Guest Blog by Mark Horwood, CEO of Captivate Connect
What constitutes good customer experience (CX)? Is it simply a new name for good old-fashioned customer service? The simple answer is no – a business can deliver good customer service, yet the perceived CX could be mediocre or even poor.
CX does not simply equate to meeting a customer’s expectations – it’s about delivering an experience that goes above and beyond anything the customer could’ve imagined.
Around 95% of senior business leaders have stated CX as the “competitive battleground and a source of sustainable differentiation”.
Yet, this phenomenon of CX is not a new concept; it has simply escalated in importance since larger organisations realised their customers were dissatisfied and didn’t like doing business with them.
World leading research and advisory firm Gartner discovered that the top 500 companies with a declared focus on boosting CX, increased profit by five times more than the S&P 500.
If we look back to the 1990s, the top four factors influencing a customer’s purchase decision were:
In 2018 this has flipped on its head. The top four factors are now:
Customer recommendations have displaced advertising from number one to number four, which is causing the importance of customer recommendations and word-of-mouth to increase.
For a long time, we used advertising to create demand. Today however, fewer people read newspapers or magazines and even less watch TV ads which is causing advertisers to turn to using banner ads and other digital channels to get consumers to take notice. However with the rapid increase in ad blocking software on social media sites and websites, opportunities to advertise businesses are drying up fast.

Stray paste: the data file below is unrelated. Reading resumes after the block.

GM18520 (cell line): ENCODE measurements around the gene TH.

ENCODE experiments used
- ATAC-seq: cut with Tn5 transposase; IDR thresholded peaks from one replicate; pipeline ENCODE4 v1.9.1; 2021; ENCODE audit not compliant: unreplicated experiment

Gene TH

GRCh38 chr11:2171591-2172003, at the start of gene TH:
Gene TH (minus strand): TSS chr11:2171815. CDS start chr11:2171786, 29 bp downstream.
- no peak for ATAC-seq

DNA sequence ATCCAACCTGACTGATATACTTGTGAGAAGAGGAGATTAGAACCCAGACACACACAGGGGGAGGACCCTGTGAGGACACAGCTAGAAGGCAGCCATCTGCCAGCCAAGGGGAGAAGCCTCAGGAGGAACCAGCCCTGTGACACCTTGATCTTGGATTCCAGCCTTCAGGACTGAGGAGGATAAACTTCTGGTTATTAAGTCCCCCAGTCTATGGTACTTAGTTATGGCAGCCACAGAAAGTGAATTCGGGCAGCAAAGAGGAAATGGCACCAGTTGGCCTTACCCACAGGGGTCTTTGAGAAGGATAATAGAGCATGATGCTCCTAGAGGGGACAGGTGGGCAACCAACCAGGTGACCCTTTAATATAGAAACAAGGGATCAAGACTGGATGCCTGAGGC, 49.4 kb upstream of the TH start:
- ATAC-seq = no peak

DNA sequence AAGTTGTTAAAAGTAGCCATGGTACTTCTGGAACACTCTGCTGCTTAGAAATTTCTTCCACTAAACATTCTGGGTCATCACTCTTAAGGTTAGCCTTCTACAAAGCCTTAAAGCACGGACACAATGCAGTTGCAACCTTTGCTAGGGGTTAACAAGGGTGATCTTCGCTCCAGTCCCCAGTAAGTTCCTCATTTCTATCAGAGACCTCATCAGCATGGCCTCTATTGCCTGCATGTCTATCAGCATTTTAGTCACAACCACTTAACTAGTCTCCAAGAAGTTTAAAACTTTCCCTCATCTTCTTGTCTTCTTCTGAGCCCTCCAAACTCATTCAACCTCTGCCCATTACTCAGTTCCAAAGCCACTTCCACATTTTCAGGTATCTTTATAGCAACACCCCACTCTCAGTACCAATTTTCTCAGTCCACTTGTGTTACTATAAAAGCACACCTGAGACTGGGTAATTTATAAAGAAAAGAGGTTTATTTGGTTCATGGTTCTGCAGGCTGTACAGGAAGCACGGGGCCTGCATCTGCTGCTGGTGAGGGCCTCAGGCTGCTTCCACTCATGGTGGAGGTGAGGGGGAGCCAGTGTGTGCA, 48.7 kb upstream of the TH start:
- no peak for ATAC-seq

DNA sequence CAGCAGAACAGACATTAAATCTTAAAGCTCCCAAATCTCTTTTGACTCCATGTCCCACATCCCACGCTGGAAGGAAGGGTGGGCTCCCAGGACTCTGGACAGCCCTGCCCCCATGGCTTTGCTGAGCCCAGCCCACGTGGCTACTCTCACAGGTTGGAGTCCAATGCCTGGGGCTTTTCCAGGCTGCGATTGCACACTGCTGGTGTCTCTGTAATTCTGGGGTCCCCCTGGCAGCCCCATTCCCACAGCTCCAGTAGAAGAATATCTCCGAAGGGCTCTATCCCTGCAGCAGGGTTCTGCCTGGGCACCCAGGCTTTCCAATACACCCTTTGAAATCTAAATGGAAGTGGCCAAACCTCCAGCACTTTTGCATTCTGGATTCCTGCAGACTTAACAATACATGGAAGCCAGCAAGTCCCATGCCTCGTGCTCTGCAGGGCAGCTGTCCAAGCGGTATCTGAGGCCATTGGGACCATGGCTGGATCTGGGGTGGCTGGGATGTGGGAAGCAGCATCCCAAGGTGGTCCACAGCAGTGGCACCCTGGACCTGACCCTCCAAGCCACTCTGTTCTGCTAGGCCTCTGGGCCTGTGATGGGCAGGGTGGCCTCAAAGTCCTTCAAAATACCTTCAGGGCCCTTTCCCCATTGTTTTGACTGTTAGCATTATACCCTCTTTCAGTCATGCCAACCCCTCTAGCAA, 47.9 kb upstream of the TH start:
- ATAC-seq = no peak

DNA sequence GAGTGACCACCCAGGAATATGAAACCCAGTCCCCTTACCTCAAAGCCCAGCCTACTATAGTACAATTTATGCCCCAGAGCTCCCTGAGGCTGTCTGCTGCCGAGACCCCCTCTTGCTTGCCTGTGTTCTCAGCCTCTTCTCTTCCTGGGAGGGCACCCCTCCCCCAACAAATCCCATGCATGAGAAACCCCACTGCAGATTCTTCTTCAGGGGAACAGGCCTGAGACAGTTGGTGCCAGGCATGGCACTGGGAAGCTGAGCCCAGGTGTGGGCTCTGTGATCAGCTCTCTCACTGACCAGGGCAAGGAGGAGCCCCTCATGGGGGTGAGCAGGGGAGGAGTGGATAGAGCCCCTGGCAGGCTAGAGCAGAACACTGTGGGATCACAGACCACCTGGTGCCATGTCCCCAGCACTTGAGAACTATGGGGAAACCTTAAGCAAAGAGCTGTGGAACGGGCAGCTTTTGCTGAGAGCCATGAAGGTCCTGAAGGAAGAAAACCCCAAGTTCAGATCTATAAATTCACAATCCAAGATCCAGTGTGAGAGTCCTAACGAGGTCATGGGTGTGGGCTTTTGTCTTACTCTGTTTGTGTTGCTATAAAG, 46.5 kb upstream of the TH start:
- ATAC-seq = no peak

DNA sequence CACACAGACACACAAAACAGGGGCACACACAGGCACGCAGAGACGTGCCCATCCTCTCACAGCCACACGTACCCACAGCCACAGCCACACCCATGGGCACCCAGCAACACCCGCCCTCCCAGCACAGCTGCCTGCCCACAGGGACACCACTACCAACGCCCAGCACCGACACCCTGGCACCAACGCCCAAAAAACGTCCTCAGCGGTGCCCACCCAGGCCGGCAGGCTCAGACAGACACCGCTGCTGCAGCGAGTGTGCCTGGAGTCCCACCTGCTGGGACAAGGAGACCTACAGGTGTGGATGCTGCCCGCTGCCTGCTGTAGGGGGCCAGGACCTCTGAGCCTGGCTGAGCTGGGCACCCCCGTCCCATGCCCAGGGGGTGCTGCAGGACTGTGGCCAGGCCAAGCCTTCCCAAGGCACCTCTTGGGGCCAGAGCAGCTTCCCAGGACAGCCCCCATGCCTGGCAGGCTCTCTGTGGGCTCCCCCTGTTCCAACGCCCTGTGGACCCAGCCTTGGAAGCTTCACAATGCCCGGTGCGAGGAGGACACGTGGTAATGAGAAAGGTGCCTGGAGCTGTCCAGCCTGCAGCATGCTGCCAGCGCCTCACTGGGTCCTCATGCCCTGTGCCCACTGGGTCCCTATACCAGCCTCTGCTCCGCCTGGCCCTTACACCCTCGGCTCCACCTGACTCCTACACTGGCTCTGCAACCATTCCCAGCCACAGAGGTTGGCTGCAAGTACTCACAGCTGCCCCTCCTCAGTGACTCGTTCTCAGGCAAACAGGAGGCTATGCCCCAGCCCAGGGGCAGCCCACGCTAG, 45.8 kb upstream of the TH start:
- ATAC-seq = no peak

Authentic customer recommendations cannot be bought like advertising; reputations must be earned. They come from an honest, genuine customer – someone with an emotional attachment to a brand or business rather than a monetary one. Consumers desire to feel connected to the business; they want to feel genuinely valued. The fact is 86% of people will pay more for a product or service from a business they feel values them. Therefore to charge a premium price, businesses must look towards establishing and developing an authentic rapport with their customers.
Your current and past customers will always dictate the success of your business. Treat them shoddily and pay the price; it’s hard to rebuild and restore a tarnished reputation. The influence and power of mainstream media is unparalleled; if mainstream media suggests or even hints guilt, the mantra of innocent until proven guilty is irrelevant.
Another way of showing customers you care is by knowing what they want. Artificial Intelligence (AI) is now available to help businesses identify their customers – this is being achieved by analysing phone numbers and their voice. The software analyses the data received and instantly advises the system, contact centre agent or smart Chatbot about the information previously gathered from that customer. This can include the colour widget they previously purchased, their preferred payment method or whether their original issue was resolved. AI is transforming the way we do business by ensuring all available business communications channels can identify, analyse and access valuable information about recurring customers. This means customers no longer need to repeat account numbers or ID passwords during a call to continually identify themselves.